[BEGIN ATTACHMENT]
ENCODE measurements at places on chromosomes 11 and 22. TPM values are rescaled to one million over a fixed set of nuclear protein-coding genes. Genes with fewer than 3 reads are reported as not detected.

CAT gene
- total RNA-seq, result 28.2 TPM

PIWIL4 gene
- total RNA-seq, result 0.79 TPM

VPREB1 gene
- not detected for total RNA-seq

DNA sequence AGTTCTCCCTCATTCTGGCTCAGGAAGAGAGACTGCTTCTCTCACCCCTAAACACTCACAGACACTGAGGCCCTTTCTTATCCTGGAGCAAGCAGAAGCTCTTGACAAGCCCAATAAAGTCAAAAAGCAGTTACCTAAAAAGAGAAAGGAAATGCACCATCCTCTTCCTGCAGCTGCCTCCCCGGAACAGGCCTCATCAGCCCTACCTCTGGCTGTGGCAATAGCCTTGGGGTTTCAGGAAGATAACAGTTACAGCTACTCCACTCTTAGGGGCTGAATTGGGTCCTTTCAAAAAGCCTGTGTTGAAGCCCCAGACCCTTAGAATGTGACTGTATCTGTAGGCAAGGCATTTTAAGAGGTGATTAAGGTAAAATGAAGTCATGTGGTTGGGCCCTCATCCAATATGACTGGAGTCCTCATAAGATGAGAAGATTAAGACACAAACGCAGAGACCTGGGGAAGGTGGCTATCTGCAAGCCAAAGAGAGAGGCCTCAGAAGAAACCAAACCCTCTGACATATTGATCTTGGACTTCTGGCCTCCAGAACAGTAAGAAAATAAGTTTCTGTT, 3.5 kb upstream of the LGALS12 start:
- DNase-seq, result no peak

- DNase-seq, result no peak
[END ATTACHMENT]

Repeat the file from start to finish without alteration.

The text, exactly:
ENCODE measurements at places on chromosomes 11 and 22. TPM values are rescaled to one million over a fixed set of nuclear protein-coding genes. Genes with fewer than 3 reads are reported as not detected.

CAT gene
- total RNA-seq, result 28.2 TPM

PIWIL4 gene
- total RNA-seq, result 0.79 TPM

VPREB1 gene
- not detected for total RNA-seq

DNA sequence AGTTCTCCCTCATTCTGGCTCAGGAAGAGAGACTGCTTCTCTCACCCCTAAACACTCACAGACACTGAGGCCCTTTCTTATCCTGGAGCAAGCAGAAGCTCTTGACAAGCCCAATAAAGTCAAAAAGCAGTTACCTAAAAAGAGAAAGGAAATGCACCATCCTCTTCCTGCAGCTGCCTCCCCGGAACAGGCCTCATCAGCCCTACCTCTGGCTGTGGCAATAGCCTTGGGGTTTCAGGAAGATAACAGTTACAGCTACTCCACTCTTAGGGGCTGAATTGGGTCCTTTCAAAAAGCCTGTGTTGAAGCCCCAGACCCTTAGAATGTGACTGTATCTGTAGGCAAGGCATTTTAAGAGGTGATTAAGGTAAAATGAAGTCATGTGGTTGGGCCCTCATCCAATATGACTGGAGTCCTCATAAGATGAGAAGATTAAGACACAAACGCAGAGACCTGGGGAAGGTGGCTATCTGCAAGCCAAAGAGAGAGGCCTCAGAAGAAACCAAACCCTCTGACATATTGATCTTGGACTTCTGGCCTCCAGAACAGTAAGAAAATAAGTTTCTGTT, 3.5 kb upstream of the LGALS12 start:
- DNase-seq, result no peak

- DNase-seq, result no peak